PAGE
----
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presence." But to this you add, "And whatever receives not its sacred stamp, is to be condemned as inherently defective, and at once relinquished." Begging your pardon, this is a non sequitur. You have told us that religion is not designed to destroy our passions and desires, but to regulate them. We are to prefer God to the world where they come in competition, but are not required to renounce the world. There are many things that are allowable, that cannot, in any fair sense, be said " to receive the sacred stamp of religion." If this were conceded as an axiom, there is no saying how far it might be carried. To act upon it strictly, every luxury, and most of the amusements which even you yourself would pronounce innocent, must be relinquished, as you would find it difficult, without casuistry, to prove that any one of them could shew this "sacred stamp." You may possibly not mean it so strongly as I take it, yet such is the force your axiom might claim if unguardedly admitted. Your two sentences, taken together, would naturally imply, not merely that neither letter nor spirit of religion were to be invaded by the endeavour or pursuit, but that every indifferent thing must have actual reference to, and be done for, the actual furtherance of religion. As if, in short, you words of St. Paul,
would interpret literally the
(1 Cor. x. 31), "Whether, therefore, ye eat or
drink, or whatsoever ye do, do it all to the glory of God,"-without any reference to the context. Yet you would hardly say that you eat a plum-pudding, dance a hornpipe, or indulge yourself in any other trifling, though harmless gratification, " to the glory of God:" although, where such trifles give offence, no matter whether reasonably or unreasonably, to the religious prejudices of those you may be among, you might be required to abstain from them, "to the glory of God."
Your following charge (p. 131), although somewhat invidiously, and not very fairly put, we will not deny; the terms may certainly be proved, only we should not say, "Religion can claim only a stated proportion of our thoughts, time, fortune," &c. but " claims only," &c. We hold that religion, far from requiring us to renounce the world, bids us both live in and enjoy it, if we can, with gratitude to the Divine bounty so undeservedly bestowed, and without forgetting her supremacy.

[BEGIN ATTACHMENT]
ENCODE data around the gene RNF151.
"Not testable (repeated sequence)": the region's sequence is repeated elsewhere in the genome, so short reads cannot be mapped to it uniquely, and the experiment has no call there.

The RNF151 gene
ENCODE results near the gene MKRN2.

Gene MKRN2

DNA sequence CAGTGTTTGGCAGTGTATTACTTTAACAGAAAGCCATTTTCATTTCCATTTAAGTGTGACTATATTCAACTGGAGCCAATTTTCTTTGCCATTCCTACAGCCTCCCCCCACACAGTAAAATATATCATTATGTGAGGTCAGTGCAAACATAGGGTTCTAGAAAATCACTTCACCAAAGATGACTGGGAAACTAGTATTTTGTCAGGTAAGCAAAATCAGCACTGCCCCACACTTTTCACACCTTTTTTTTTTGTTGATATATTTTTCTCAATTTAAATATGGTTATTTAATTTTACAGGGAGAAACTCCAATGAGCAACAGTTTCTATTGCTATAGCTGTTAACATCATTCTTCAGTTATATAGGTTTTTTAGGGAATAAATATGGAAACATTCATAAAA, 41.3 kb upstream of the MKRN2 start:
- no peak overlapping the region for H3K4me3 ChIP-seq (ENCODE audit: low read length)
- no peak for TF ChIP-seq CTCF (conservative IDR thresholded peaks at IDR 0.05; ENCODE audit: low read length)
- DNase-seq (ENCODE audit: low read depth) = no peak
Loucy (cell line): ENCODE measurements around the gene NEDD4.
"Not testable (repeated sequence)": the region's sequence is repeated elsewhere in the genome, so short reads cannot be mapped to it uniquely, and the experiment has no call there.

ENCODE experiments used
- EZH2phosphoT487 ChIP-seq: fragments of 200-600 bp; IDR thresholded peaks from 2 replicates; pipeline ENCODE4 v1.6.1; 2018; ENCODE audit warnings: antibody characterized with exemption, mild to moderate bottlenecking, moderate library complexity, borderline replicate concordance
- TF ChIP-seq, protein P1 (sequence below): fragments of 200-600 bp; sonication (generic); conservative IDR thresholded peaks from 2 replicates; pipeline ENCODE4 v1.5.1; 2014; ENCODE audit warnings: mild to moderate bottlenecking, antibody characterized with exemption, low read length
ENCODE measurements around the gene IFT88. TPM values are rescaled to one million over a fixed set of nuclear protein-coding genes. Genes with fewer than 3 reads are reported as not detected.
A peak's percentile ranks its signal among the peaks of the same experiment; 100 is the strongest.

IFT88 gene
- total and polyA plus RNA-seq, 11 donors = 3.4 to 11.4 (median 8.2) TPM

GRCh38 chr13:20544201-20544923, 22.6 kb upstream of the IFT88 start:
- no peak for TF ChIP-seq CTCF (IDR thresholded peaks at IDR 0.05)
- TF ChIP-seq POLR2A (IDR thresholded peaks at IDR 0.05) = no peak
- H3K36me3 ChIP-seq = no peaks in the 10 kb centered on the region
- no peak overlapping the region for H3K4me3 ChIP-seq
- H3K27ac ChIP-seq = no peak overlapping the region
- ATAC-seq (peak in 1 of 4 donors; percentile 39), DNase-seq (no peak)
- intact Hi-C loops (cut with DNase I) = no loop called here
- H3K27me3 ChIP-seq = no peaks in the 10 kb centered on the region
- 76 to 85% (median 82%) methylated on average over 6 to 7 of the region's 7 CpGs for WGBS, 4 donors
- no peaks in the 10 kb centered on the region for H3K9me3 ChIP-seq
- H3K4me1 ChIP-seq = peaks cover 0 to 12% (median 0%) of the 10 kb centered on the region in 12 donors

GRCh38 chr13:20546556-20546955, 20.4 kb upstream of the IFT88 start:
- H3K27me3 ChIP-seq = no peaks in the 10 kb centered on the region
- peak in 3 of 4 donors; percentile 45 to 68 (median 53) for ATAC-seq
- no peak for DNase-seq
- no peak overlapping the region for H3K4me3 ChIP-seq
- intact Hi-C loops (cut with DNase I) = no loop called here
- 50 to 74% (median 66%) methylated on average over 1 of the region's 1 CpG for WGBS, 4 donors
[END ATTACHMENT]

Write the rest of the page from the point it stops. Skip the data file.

We next come to what you state to be "the consequences of the above error." of the above error." We deny the error, but admit what you call its consequences as the consequences of our imperfection as Christians. If you ask us why we are not then perfect, I can only answer by the question, Are you? You talk of the boundary of religion's territories, as if it were a reality. Alas! alas! it is a very imaginary
line! All our conduct, I fear, is tainted, more or less, with evil. Perfection is not here! You complain that "religion is checked in her disposition to expand her territory, and enlarge the circle of her influence," (p. 131). This may be too true in reality, but it appears to me, that as you mean it, you are taking the liberty of a figure in grammar, and putting Religion herself for her would-be-thought zealous partisans. It may be true, I repeat, as regards worldly-minded individuals, but it proves nothing as to opinion, inasmuch as our admitting the charge will not prove that every thing which injudicious partisans may contend for, must be, or is likely to prove, a beneficial addition to the